Clearly, more needs to be done in the coming years so that the environment for illicit trade becomes less hospitable for traffickers and traders. And, we hope that this week’s Anti-Illicit Trade Forum in Nay Pyi Taw, organised by the European Chamber of Commerce in Myanmar (EuroCham), will raise awareness of the issues surrounding illicit trade in this country. As a partner to the Forum, TRACIT will present findings from the Index, with the objective to help policymakers better understand the regulatory environment and economic circumstances which enable illicit trade. We also hope that the Forum can accelerate the process of identifying policy gaps and implementing tangible actions that government and industry can take now to improve Myanmar’s ability to defend against illicit trade.
There are a number of steps that Myanmar can take to improve its overall policy environment to discourage illicit trade. At the national level, for example, there needs to be improved inter-agency cooperation, particularly law enforcement agencies such as the ministries of finance, commerce, border affairs, the police force and General Administration Department under the home affairs ministry. Limited or ineffective coordination between government agencies is often exploited by illicit traders.
In addition, Nay Pyi Taw could initiate partnerships to leverage the strengths of the private sector, which can be a critical partner for governments in the fight against illicit trade. EuroCham and the companies that form its Anti-Illicit Trade Advocacy Group have taken a proactive stance on the issue and can serve as valuable partners for intensifying working relationships between business and government.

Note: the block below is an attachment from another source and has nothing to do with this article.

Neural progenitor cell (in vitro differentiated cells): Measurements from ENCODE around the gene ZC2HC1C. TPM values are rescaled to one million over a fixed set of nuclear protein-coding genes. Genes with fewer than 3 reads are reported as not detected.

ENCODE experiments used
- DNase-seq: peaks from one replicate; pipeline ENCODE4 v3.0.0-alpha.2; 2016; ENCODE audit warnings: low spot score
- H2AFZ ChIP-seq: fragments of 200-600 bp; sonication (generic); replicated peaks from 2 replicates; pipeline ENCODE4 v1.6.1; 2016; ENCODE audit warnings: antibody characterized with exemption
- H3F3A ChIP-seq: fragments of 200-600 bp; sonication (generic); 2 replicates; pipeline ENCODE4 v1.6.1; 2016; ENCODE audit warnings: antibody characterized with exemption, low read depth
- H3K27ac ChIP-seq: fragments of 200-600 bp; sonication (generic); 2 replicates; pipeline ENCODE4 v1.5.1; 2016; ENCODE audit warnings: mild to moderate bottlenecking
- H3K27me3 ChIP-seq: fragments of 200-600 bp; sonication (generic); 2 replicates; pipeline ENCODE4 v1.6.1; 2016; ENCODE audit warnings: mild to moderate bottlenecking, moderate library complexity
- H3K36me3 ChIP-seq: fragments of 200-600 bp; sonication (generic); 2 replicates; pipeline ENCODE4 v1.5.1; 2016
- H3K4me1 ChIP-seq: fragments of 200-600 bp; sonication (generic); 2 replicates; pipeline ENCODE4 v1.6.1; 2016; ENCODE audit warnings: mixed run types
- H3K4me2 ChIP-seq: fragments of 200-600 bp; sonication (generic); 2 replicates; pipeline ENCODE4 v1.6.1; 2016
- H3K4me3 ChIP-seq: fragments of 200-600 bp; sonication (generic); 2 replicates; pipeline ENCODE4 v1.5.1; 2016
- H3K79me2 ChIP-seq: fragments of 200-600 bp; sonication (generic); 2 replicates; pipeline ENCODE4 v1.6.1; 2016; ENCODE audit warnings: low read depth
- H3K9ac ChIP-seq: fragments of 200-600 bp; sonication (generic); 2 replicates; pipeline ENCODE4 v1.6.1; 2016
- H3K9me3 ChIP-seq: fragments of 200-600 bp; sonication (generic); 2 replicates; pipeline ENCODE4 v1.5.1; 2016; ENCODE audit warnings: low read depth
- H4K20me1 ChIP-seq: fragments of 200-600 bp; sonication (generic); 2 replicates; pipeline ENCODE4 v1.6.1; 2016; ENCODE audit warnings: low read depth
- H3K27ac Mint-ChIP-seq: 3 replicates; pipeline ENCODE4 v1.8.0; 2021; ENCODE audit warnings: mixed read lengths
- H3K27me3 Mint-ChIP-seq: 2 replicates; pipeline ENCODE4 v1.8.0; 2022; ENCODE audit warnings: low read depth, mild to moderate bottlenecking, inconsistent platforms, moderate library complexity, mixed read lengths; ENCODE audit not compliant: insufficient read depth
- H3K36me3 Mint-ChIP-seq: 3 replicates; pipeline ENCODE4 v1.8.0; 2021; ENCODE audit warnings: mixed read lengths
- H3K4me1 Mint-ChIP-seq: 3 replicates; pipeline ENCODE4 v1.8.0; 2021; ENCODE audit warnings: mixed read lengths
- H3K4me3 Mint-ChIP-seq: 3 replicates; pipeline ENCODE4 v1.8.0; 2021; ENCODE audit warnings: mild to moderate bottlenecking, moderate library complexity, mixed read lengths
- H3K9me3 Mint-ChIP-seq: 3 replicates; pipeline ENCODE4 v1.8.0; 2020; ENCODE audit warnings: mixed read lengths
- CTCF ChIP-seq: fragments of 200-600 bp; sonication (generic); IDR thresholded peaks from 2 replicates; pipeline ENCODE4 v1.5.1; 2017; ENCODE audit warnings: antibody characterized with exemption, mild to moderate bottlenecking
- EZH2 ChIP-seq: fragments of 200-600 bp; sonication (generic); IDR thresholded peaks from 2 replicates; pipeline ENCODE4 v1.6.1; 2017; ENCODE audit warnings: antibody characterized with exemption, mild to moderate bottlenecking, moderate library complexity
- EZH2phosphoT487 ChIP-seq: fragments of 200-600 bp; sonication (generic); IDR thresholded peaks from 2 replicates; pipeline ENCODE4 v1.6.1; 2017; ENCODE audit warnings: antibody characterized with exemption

Finally, addressing corruption in customs and law enforcement must be tackled head on if strategies to combat illicit trade are to have any chance for success.
The transnational nature of illicit trade requires that countries look beyond their own borders. As such, Myanmar must reach out to its neighbours and call for greater government-to-government cooperation, especially in the areas of customs, law enforcement and information exchange on exports and high-risk products vulnerable to smuggling. Addressing vulnerabilities and security challenges created by illicit trade will also be critical as Myanmar moves towards deeper economic integration with its trading partners via various trade agreements, and as it participates more intensely in regional economic cooperation with the ASEAN Economic Community (AEC).